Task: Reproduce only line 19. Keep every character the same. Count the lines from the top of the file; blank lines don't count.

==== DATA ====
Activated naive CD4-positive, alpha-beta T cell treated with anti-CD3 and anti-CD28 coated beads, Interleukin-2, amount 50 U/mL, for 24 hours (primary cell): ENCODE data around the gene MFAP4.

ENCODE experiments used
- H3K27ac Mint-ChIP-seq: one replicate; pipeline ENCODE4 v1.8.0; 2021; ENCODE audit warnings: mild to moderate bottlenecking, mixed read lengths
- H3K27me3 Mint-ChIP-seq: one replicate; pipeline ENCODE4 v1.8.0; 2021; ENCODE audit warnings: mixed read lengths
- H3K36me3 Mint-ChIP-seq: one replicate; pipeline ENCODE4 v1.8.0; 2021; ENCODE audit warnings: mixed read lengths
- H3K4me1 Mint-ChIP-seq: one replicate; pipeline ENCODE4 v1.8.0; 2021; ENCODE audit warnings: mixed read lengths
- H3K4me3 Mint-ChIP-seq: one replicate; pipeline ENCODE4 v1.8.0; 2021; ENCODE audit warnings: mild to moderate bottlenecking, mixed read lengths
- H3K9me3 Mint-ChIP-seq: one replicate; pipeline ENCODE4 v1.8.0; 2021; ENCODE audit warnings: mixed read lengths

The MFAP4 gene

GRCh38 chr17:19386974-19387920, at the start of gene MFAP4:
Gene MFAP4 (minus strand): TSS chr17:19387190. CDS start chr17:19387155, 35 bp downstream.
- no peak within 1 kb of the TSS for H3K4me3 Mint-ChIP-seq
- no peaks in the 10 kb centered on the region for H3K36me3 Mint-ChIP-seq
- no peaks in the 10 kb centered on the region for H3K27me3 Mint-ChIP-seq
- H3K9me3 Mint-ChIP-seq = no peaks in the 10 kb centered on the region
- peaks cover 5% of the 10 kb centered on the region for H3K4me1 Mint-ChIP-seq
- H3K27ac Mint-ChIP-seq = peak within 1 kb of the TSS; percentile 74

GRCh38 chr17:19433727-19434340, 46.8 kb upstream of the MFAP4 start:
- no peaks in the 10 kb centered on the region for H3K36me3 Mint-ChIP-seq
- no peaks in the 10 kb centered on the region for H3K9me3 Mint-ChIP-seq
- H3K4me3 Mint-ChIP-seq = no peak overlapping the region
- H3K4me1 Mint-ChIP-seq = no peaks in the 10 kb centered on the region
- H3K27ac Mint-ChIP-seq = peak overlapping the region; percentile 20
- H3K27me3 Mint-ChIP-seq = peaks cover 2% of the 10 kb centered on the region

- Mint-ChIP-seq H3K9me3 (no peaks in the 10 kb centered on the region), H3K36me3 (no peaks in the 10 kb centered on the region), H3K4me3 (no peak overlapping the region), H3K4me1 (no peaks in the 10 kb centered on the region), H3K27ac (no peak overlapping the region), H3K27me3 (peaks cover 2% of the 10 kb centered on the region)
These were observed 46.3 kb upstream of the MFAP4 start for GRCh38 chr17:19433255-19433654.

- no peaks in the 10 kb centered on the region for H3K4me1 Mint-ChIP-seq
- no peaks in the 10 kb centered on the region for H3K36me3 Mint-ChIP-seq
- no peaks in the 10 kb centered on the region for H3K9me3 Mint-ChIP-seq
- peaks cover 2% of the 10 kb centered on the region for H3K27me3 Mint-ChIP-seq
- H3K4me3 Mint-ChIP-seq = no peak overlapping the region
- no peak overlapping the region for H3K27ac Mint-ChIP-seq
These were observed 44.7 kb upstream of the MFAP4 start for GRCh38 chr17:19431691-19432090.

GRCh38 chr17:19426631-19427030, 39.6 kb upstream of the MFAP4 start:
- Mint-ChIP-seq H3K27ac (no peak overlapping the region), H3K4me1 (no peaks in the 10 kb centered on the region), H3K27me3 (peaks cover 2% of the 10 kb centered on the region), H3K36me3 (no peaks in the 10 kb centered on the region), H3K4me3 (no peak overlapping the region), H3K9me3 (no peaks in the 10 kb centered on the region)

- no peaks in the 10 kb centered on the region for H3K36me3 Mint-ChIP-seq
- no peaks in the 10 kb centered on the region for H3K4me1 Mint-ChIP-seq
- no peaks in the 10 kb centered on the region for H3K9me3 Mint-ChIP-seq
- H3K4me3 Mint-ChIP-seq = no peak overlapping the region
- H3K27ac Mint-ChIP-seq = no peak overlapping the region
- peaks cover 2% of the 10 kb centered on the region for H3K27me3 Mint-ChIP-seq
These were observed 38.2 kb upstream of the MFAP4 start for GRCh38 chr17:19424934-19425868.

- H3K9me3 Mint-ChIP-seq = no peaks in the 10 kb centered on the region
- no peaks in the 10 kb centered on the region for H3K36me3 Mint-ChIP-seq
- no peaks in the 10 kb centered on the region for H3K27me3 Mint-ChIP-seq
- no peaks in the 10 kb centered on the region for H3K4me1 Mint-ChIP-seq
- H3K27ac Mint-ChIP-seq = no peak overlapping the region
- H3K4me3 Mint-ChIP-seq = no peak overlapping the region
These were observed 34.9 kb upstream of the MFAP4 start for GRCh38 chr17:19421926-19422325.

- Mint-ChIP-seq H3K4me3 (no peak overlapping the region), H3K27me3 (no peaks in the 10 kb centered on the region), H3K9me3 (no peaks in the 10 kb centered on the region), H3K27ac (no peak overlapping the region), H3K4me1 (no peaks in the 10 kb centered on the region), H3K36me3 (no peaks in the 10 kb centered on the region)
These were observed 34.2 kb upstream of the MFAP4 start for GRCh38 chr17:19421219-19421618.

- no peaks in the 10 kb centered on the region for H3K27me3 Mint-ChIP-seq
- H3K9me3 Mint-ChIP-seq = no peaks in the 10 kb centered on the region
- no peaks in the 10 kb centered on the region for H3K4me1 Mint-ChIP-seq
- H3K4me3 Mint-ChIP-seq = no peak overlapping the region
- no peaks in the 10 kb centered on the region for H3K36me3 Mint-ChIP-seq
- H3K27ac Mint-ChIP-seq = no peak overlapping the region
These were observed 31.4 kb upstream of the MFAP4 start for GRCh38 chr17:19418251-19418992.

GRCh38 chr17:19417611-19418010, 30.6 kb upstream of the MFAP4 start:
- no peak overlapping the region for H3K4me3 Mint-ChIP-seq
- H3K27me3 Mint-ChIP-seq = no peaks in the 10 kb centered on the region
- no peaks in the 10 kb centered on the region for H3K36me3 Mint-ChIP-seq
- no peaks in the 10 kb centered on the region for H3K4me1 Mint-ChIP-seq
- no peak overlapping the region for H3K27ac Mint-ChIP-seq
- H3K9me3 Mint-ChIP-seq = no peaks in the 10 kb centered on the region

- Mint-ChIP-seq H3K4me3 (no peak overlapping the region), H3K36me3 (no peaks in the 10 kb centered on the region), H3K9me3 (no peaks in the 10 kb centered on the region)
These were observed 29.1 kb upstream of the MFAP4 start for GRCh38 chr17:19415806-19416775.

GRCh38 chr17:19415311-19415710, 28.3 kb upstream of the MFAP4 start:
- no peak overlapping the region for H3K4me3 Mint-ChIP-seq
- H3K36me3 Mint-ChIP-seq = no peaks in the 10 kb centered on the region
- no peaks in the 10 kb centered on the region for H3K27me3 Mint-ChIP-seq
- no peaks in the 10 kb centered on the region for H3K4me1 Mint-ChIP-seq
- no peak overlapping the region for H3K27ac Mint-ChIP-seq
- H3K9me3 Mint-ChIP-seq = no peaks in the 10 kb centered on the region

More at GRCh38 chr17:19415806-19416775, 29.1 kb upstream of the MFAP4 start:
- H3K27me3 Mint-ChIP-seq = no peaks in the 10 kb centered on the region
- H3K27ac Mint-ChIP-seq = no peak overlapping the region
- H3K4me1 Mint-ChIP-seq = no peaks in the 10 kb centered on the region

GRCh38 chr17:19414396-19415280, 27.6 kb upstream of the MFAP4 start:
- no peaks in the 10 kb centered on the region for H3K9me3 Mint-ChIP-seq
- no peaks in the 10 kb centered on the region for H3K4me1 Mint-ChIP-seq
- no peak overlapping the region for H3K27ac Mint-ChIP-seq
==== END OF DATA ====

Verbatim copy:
- no peaks in the 10 kb centered on the region for H3K36me3 Mint-ChIP-seq